We assume that concordance between the true parameter values and the indications of relative importance is indicated by similarity between the two, which is exactly what is seen above. We can say with certainty that the neural network model and the function to determine relative importance is providing us with reliable information. A logical question to ask next is whether or not using a neural network provides more insight into variable relationships than a standard regression model, since we know our response variable follows the general form of a linear regression. An interesting exercise could compare this information for a response variable that is more complex than the one we’ve created above, e.g., add quadratic terms, interactions, etc.

As far as I know, Garson’s algorithm has never been modified to preserve the sign of the relationship between variables. This information is clearly more useful than simply examining the magnitude of the relationship, as is the case with the original algorithm. I hope the modified algorithm will be useful for facilitating the use of neural networks to infer causation, although it must be acknowledged that a neural network is ultimately based on correlation and methods that are more heavily based in theory could be more appropriate. Lastly, I consider this blog my contribution to dispelling the myth that neural networks are black boxes (motivated by Olden and Jackson 20024). Useful information can indeed be obtained with the right tools.

-Marcus

1Özesmi, S.L., Özesmi, U. 1999. An artificial neural network approach to spatial habitat modeling with interspecific interaction. Ecological Modelling. 116:15-31.
2Garson, G.D. 1991. Interpreting neural network connection weights. Artificial Intelligence Expert. 6(4):46–51.
3Goh, A.T.C. 1995. Back-propagation neural networks for modeling complex systems. Artificial Intelligence in Engineering. 9(3):143–151.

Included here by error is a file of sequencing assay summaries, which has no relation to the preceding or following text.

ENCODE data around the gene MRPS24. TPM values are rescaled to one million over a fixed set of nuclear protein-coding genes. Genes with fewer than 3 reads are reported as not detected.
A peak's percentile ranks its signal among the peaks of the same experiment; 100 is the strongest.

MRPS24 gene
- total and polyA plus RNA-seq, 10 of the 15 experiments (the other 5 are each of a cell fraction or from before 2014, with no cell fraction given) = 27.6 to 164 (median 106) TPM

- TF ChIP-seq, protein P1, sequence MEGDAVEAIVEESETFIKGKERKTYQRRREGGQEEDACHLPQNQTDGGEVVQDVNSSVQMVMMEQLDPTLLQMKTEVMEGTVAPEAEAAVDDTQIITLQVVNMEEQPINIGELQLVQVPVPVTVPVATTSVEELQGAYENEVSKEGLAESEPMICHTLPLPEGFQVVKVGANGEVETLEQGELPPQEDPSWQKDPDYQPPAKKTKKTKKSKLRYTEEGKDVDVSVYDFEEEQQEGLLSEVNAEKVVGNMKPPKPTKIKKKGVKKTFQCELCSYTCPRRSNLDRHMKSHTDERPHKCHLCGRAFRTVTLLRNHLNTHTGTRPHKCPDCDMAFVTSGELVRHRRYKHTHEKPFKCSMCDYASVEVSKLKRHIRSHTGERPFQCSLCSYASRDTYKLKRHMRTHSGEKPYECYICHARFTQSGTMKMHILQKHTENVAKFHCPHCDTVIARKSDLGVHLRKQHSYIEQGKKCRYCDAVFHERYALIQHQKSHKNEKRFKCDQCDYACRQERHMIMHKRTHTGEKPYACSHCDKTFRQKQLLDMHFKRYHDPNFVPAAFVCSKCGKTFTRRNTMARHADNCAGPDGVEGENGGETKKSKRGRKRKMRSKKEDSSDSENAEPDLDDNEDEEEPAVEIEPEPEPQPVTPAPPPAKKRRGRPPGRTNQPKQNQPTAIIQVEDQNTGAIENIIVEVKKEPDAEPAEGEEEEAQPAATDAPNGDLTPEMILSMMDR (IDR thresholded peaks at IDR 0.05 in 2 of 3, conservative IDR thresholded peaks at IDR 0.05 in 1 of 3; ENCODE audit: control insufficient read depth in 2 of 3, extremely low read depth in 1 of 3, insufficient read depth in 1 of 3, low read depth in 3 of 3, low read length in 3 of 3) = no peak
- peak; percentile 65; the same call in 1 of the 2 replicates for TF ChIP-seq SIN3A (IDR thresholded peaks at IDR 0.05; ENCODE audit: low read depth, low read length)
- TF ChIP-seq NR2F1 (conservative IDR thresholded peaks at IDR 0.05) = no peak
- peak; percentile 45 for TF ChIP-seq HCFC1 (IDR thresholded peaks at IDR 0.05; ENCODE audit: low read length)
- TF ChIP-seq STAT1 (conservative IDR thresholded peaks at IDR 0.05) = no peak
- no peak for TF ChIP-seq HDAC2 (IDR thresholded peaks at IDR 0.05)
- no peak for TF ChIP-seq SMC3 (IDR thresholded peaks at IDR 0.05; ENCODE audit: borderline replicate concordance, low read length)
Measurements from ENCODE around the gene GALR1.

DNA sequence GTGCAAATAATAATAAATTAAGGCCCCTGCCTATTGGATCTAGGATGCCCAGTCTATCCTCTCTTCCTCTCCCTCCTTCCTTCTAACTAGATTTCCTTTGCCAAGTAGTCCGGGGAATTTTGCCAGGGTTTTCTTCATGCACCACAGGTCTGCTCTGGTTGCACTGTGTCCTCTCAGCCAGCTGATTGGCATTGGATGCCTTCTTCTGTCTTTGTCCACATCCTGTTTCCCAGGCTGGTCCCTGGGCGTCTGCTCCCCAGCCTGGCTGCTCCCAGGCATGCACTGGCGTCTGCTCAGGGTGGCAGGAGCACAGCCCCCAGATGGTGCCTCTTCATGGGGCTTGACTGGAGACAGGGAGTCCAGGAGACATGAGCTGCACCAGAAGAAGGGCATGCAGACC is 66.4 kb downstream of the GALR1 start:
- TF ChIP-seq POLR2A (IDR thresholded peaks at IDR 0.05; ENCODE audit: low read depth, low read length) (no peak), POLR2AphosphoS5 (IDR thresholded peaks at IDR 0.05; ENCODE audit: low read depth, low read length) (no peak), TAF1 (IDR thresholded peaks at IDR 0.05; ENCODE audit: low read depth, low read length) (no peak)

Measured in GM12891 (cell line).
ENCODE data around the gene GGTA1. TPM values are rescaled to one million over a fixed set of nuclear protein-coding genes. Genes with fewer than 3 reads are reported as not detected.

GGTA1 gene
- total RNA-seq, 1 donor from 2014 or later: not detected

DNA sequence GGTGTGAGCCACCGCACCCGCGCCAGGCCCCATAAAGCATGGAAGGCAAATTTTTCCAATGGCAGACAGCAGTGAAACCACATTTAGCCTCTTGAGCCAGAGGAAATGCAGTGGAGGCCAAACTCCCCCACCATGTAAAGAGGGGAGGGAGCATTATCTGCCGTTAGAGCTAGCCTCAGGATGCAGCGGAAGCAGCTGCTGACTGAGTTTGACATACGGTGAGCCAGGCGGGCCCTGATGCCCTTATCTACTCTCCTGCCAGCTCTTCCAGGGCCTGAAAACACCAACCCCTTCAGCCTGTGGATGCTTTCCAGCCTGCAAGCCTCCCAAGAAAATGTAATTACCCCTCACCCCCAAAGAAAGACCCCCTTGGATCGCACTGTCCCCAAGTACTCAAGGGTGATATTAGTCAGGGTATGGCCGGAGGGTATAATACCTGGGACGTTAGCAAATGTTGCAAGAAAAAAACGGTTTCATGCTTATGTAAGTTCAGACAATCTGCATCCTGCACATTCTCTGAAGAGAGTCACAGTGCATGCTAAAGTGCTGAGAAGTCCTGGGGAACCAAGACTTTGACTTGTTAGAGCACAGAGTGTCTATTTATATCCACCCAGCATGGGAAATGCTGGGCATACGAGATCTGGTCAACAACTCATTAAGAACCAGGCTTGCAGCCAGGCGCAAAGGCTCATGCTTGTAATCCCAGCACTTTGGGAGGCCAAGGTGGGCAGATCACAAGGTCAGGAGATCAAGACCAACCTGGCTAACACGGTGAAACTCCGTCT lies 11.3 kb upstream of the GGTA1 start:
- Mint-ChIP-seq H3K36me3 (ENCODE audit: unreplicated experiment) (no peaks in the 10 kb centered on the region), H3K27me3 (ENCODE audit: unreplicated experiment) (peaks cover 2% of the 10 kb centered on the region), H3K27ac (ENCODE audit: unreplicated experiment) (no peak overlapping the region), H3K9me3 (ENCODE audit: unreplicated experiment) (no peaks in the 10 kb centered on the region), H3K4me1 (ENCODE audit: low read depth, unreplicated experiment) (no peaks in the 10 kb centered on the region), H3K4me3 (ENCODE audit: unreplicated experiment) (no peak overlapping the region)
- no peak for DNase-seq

4Olden, J.D., Jackson, D.A. 2002. Illuminating the ‘black-box’: a randomization approach for understanding variable contributions in artificial neural networks. Ecological Modelling. 154:135-150.

Update:

I’m currently updating all of the neural network functions on my blog to make them compatible with all neural network packages in R. Additionally, the functions will be able to use raw weight vectors as inputs, in addition to model objects as currently implemented. The updates to the gar.fun function include these options. See the examples below for more details. I’ve also changed the plotting to use ggplot2 graphics.

The new arguments for gar.fun are as follows:

out.var character string indicating name of response variable in the neural network object to be evaluated, only one input is allowed for models with multivariate response, must be of form ‘Y1′, ‘Y2′, etc. if using numeric values as weight inputs for mod.in
mod.in model object for neural network created using the nnet, RSNNS, or neuralnet packages, alternatively, a numeric vector specifying model weights in specific order, see example
bar.plot logical value indicating if a figure or relative importance values are returned, default T
struct numeric vector of length three indicating structure of the neural network, e.g., 2, 2, 1 for two inputs, two hidden, and one response, only required if mod.in is a vector input
x.lab character string indicating alternative names to be used for explanatory variables in the figure, default is taken from mod.in